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Fuel Safety

While fuel sources used today have powered and heated our lives for thousands of years, natural gas and petroleum fuel still present everyday threats. Gas for heating and fuel for vehicles and small engines are common, yet volatile, substances that can lead to fires and pose danger through leaks. Make sure you and your family members follow these fuel safety tips.

Car Fuel

  • Always ensure that your vehicle is completely turned off before fueling, and stay near your car until refueling is complete.
  • Discharge your own static electricity by touching a metal surface before reaching for the pump. Should you need to reenter your vehicle while it is filling up, make sure to repeat this process.
  • Don’t jump your car battery at the gas station. If your car battery dies while you are at the pump, get others to help you push it away or have it towed.
  • Never light a cigarette near fuel pumps. Sparks from falling ashes can pose a serious hazard.
  • Avoid overfilling your tank—excess spillage increases the risk of fire.
  • Leave the pump inside the vehicle if your car’s gas tank catches fire, and immediately alert the attendant on duty so that the emergency shutoff can be activated. Call the fire department.

Home Heating Fuel

  • Keep the area around your furnace or heater free of combustible materials like paint, flammable liquids, paper and cardboard, and curtains or towels.
  • Check your home heater often to make sure the pilot light is always on; this reduces the risk of gas buildup.
  • Report malfunctioning equipment immediately, and keep your heater‘s filter clean. Properly-working heating systems will keep your home safe and warm and perform cost-efficiently.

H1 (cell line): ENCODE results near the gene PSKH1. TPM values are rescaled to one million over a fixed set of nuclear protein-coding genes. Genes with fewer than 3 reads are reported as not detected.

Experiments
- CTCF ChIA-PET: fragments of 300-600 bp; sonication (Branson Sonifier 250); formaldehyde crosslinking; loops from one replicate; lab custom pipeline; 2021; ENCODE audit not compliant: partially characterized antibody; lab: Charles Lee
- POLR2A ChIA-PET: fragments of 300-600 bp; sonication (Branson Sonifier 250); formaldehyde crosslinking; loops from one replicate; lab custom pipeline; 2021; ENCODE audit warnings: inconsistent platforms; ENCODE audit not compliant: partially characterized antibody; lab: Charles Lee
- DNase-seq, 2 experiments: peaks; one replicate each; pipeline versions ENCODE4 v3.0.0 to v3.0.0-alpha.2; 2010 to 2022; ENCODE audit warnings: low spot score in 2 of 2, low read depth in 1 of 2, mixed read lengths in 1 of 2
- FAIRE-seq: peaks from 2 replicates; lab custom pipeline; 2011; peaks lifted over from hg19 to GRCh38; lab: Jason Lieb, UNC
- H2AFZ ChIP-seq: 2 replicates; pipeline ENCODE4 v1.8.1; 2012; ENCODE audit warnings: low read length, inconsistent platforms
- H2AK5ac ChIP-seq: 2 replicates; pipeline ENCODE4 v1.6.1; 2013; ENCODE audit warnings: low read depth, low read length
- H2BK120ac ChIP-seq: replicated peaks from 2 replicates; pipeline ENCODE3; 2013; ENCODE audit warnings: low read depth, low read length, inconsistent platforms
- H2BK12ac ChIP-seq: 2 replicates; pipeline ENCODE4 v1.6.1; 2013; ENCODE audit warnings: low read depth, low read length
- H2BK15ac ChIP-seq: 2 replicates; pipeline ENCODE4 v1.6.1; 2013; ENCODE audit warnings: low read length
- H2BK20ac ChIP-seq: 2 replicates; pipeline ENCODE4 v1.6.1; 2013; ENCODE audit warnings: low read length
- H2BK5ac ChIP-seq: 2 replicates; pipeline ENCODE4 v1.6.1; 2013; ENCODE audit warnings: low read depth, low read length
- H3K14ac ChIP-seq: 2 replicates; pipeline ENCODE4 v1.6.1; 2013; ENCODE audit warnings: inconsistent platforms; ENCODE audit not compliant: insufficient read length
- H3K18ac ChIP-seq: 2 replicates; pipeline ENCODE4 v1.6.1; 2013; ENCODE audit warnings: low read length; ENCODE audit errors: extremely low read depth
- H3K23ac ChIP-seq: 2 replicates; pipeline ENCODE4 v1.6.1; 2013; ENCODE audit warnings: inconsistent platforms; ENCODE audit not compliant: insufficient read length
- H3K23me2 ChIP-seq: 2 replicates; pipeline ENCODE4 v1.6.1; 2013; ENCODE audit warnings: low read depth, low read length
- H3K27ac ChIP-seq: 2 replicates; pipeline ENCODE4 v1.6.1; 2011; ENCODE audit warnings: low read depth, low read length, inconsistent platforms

• Stop using electric devices, extinguish any open flames, and leave your home immediately any time you smell a pervasive odor of rotten eggs. Natural gas providers add chemicals containing this smell to their products so that homeowners can detect dangerous leaks.
  • Equip every floor of your residence with a carbon monoxide (CO) detector; this odorless and colorless gas is produced by incomplete gas combustions and can be deadly. Learn more about CO safety at http://www.ussecurityassociates.com/media-center/resources-guides.php.

Fuel Storage

  • Never mix different types of fuel (e.g., gasoline and kerosene, or gasoline and diesel fuel) or use gasoline in a kerosene lamp; these unstable mixtures are at a heightened risk of catching fire.
  • Close fuel containers tightly each time you use them to prevent spills and escaping fumes.
  • Store fuel containers well out of reach of children and as far from your living space as possible. A well-ventilated structure separate from your home is ideal, such as a shed.
  • Wait until lawnmowers or other small engine machinery are completely cool before refilling.

About U.S. Security Associates

U.S. Security Associates (USA) is one of North America's largest security companies, with 160 locally-responsive offices providing premier national security services and global consulting and investigations to customers in a range of industries. Recognized for world class customer service, leading-edge technology, and an enterprise approach to risk management, USA offers optimized security solutions to meet specific customer needs. USA is committed to building quality security and risk management programs that are Safe. Secure. Friendly.® The Securing Knowledge series is part of the extensive and growing library of reference and training tools that contribute to USA's award-winning customer service and benchmark security programs. USA's investment in training and development resources is reflected not only by BEST Awards from the American Society for Training & Development, consistent ranking on the Training magazine Top 125, and technology-driven quality management system, but also by the company's leadership team, security officers, and service excellence on a daily basis.

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